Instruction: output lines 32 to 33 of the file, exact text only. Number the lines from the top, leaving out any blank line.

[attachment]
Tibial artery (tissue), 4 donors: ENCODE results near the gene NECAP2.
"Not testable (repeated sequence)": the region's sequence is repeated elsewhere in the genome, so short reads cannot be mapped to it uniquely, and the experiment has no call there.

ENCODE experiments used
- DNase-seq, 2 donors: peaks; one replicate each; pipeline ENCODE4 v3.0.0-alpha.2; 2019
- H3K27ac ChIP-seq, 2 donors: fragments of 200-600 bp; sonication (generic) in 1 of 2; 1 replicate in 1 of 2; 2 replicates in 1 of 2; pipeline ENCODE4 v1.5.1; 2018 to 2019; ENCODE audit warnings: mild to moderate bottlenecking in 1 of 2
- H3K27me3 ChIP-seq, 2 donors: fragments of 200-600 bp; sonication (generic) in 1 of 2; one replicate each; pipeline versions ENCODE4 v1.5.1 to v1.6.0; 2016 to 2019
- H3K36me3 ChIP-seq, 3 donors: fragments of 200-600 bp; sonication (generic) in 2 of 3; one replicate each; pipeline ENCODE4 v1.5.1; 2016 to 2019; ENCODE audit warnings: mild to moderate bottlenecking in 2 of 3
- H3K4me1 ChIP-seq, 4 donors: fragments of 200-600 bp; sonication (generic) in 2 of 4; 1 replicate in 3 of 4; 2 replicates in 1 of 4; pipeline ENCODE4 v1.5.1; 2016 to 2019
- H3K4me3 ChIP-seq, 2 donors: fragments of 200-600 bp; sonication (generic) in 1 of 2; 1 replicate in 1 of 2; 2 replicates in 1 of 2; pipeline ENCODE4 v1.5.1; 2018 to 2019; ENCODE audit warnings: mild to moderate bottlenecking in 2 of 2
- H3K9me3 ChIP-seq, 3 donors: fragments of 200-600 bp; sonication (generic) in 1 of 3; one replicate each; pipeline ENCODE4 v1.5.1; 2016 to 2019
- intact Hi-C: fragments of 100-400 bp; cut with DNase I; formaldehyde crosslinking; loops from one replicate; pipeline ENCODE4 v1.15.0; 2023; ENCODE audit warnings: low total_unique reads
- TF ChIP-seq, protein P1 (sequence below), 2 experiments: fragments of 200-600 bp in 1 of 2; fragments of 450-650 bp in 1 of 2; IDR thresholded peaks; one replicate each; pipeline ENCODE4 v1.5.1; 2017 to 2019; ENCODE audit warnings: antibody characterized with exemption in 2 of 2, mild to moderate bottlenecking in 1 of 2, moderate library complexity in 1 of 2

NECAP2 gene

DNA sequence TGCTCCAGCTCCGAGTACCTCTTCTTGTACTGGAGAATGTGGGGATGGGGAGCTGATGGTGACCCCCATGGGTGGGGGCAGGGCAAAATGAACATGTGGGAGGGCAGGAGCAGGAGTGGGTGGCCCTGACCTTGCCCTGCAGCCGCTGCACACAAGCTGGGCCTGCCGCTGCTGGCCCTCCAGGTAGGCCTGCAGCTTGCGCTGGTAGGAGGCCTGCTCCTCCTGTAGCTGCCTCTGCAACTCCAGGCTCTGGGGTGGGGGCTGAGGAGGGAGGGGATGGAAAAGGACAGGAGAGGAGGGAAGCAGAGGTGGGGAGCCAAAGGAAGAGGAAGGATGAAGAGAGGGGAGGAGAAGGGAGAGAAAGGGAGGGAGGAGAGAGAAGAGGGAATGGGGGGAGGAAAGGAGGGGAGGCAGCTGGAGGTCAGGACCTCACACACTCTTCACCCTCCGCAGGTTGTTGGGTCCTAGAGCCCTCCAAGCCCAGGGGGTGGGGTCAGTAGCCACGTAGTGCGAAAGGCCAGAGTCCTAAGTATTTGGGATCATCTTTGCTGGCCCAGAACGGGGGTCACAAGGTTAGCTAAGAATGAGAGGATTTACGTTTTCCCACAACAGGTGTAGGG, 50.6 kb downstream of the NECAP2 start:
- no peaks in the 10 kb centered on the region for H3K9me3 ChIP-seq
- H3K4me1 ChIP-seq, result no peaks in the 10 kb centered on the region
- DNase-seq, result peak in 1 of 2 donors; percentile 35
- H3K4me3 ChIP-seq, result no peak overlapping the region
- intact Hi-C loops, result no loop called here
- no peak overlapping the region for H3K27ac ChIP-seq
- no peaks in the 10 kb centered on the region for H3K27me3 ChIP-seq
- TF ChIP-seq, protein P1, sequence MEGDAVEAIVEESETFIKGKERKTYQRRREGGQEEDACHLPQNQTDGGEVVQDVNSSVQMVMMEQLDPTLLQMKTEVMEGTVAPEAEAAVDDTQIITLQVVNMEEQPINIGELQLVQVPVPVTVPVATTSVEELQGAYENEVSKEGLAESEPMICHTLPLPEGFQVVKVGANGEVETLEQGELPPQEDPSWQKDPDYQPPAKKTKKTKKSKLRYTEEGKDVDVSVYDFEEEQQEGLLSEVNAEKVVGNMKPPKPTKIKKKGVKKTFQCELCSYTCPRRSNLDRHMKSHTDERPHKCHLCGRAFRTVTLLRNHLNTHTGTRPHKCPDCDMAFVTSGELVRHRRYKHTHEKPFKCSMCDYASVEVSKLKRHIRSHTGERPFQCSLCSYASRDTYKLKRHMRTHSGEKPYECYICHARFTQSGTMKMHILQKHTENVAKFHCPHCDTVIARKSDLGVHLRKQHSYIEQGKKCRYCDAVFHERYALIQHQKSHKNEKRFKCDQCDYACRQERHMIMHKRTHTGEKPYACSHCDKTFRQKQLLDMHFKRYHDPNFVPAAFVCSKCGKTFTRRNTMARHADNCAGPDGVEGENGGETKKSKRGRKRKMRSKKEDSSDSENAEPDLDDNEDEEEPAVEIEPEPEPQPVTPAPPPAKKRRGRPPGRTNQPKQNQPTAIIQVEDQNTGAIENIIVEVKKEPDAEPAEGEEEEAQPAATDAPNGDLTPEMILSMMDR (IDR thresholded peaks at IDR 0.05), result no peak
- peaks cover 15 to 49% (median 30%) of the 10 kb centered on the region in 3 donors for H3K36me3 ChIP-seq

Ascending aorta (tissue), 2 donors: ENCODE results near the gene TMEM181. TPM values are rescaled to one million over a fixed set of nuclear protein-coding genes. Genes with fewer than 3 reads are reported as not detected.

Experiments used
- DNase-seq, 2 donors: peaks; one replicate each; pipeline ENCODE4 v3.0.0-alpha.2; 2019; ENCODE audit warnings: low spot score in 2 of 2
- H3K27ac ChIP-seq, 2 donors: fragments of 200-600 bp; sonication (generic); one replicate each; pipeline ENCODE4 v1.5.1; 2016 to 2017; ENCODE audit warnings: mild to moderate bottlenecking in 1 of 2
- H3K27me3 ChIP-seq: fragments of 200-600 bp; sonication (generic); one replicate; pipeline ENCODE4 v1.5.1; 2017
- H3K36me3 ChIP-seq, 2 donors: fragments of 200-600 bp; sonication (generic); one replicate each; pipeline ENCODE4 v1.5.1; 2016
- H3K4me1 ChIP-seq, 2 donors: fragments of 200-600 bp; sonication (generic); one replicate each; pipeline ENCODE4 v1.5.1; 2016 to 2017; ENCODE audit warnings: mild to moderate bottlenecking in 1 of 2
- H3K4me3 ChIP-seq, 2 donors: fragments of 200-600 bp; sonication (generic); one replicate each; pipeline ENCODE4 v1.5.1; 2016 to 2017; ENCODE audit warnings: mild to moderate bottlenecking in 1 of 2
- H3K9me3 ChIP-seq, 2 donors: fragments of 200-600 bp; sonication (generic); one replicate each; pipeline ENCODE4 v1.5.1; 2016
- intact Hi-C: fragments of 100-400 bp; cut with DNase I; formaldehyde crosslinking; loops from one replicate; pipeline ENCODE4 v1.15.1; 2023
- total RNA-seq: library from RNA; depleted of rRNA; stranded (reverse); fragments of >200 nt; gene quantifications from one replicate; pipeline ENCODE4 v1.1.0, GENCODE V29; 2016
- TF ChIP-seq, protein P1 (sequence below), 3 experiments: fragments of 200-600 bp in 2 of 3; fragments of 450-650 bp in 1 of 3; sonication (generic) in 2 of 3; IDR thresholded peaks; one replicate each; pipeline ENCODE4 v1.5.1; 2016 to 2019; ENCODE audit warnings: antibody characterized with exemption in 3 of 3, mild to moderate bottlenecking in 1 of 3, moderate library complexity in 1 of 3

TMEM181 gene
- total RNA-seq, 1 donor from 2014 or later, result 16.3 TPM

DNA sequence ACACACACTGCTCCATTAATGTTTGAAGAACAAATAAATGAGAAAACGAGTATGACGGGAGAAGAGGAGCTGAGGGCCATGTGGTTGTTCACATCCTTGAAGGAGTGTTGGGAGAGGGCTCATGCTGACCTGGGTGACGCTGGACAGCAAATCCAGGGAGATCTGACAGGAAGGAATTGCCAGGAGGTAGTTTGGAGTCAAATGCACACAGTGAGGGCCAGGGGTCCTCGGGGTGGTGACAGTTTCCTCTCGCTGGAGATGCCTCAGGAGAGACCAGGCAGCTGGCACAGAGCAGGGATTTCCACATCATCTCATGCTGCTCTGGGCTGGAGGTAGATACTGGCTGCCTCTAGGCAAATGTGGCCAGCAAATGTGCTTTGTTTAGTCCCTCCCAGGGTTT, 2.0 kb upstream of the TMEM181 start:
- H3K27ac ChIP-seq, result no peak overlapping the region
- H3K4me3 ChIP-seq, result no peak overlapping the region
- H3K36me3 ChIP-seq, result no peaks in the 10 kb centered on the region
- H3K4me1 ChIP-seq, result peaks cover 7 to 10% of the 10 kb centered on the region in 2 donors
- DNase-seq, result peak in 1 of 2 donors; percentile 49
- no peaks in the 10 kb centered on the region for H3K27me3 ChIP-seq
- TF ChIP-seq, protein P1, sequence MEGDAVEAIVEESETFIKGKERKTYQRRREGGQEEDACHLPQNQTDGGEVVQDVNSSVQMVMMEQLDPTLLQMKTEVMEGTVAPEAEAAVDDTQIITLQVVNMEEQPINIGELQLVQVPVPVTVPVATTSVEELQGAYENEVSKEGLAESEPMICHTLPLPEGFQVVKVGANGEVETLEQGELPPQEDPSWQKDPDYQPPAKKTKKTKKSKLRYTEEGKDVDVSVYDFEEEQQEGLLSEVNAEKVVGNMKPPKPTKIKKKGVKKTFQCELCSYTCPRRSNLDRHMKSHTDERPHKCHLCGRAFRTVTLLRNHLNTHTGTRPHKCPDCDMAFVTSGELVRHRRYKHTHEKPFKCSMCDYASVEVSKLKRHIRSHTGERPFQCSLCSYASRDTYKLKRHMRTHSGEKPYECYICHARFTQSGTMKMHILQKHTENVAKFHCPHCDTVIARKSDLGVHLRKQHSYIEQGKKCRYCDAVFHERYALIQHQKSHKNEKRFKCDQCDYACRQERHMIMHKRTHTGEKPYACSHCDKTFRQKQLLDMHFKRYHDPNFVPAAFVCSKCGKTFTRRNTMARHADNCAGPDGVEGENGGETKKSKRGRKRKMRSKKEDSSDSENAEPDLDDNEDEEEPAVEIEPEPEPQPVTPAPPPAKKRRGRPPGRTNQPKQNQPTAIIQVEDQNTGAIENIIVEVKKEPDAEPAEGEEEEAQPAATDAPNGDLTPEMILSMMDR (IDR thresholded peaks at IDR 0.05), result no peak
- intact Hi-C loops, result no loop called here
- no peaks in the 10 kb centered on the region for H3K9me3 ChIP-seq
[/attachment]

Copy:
- H3K9me3 ChIP-seq, 2 donors: fragments of 200-600 bp; sonication (generic); one replicate each; pipeline ENCODE4 v1.5.1; 2016
- intact Hi-C: fragments of 100-400 bp; cut with DNase I; formaldehyde crosslinking; loops from one replicate; pipeline ENCODE4 v1.15.1; 2023